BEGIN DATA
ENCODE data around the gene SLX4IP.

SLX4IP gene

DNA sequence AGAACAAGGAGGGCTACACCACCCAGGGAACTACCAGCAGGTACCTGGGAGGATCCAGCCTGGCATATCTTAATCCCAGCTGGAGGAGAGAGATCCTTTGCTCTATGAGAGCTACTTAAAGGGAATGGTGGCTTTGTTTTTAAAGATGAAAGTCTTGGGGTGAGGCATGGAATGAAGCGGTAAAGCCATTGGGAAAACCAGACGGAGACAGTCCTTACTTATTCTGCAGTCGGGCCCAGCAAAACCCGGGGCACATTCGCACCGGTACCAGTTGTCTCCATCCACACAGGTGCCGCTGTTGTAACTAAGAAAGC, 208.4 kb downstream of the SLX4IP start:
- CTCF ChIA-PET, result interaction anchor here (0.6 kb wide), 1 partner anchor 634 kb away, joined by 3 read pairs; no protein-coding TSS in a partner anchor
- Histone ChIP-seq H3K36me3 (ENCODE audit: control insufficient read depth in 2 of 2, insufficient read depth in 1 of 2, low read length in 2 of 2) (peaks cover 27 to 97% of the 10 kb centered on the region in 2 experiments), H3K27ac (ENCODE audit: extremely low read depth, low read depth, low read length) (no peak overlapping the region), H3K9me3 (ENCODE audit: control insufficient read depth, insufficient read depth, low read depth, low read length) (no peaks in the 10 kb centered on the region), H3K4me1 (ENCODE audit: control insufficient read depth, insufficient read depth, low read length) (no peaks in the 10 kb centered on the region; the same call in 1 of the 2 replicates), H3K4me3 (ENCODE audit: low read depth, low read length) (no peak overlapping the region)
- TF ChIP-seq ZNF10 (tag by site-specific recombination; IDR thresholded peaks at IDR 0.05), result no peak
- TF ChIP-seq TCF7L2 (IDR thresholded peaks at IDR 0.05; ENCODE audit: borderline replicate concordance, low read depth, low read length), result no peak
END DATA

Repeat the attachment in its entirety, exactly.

ENCODE data around the gene SLX4IP.

SLX4IP gene

DNA sequence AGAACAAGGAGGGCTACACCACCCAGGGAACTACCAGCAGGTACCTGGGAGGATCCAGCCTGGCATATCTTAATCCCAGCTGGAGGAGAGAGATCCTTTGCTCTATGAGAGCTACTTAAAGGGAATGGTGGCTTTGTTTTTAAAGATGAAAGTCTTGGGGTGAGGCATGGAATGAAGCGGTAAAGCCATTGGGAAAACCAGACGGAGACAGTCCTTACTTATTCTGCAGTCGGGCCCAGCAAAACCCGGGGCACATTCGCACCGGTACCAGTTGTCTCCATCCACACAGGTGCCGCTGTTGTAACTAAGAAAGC, 208.4 kb downstream of the SLX4IP start:
- CTCF ChIA-PET, result interaction anchor here (0.6 kb wide), 1 partner anchor 634 kb away, joined by 3 read pairs; no protein-coding TSS in a partner anchor
- Histone ChIP-seq H3K36me3 (ENCODE audit: control insufficient read depth in 2 of 2, insufficient read depth in 1 of 2, low read length in 2 of 2) (peaks cover 27 to 97% of the 10 kb centered on the region in 2 experiments), H3K27ac (ENCODE audit: extremely low read depth, low read depth, low read length) (no peak overlapping the region), H3K9me3 (ENCODE audit: control insufficient read depth, insufficient read depth, low read depth, low read length) (no peaks in the 10 kb centered on the region), H3K4me1 (ENCODE audit: control insufficient read depth, insufficient read depth, low read length) (no peaks in the 10 kb centered on the region; the same call in 1 of the 2 replicates), H3K4me3 (ENCODE audit: low read depth, low read length) (no peak overlapping the region)
- TF ChIP-seq ZNF10 (tag by site-specific recombination; IDR thresholded peaks at IDR 0.05), result no peak
- TF ChIP-seq TCF7L2 (IDR thresholded peaks at IDR 0.05; ENCODE audit: borderline replicate concordance, low read depth, low read length), result no peak